Thomas Donlan of Barron’s devotes his latest editorial commentary to the 2016 presidential election’s likely impact on American fiscal policy.

The deficit spending prompted by the financial crisis of 2008-2010 has become the new normal.

The baseline increase in debt held by the public—what we get if politicians do nothing over the next 10 years—is $9 trillion, according to the computer models of the Congressional Budget Office. That’s more than the $8.2 trillion added to the debt between fiscal 2008 and fiscal 2017, which included four years of attempts to spend our way out of the great recession.

Nothing—or nearly nothing—is the policy we’re likely to get, even if the polls are wrong and one party dominates the election to control the White House and both houses of Congress. As we should have learned during the past three administrations, divided government has become a way of life in Washington, providing ample excuse for inaction.

Both parties are ignoring the automatic increases in government spending in Social Security, Medicare, and interest on the national debt. The baby boom generation is leaving the work force, becoming takers of benefits, rather than makers of income, profits, and wealth. The simple result: Spending grows faster than revenue for decades to come, and the problem will get much worse, as quickly as interest rates rise from their record lows.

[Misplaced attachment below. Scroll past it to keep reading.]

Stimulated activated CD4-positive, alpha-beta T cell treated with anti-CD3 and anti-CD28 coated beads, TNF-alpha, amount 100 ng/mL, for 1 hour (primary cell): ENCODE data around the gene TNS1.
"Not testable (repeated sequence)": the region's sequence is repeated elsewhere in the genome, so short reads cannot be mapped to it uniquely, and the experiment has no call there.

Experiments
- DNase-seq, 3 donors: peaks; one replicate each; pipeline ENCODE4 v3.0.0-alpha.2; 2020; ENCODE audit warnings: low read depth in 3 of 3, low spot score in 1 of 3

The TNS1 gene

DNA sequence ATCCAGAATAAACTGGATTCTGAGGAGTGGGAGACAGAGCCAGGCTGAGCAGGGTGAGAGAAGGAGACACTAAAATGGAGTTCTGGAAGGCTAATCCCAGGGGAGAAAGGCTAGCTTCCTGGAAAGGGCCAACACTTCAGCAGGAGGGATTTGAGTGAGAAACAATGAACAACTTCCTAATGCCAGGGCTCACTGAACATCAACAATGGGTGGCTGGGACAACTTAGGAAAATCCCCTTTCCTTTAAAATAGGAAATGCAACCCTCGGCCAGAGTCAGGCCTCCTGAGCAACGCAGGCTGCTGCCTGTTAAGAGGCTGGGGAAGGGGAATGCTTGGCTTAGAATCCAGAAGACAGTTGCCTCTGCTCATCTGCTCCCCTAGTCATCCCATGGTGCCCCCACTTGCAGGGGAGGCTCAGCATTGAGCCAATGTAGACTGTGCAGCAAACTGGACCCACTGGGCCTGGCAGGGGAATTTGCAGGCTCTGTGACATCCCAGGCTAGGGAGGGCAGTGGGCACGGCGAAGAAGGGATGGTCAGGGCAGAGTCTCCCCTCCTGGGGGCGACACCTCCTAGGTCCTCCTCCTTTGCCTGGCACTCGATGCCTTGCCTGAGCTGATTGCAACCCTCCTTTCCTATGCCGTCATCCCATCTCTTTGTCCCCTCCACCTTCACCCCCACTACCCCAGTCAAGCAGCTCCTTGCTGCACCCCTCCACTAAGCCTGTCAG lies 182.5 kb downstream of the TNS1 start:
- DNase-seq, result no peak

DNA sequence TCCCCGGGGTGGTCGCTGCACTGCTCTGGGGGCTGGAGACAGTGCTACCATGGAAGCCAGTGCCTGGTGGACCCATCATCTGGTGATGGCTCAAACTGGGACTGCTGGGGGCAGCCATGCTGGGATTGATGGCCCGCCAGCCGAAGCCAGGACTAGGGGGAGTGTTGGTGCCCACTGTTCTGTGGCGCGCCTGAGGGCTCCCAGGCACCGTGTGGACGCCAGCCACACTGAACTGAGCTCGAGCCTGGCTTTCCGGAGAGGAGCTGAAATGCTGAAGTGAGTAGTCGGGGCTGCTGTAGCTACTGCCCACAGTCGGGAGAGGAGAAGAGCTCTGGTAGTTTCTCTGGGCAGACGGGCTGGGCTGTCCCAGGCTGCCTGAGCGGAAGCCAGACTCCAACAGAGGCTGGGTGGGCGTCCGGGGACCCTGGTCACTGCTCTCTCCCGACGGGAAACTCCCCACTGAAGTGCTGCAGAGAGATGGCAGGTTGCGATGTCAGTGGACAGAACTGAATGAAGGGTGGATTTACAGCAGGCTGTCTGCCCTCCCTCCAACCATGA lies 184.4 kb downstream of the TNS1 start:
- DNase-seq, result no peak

As the Committee for a Responsible Federal Budget moaned in its analysis of the candidates: “Neither candidate would slow the unsustainable growth in the debt. Even stabilizing the debt at today’s post-World War II era record-high levels would require significant tax and/or spending adjustments and would likely require a particular focus on entitlement reform over the long run.”

This has become our fiscal system: “Garbage in, garbage out.”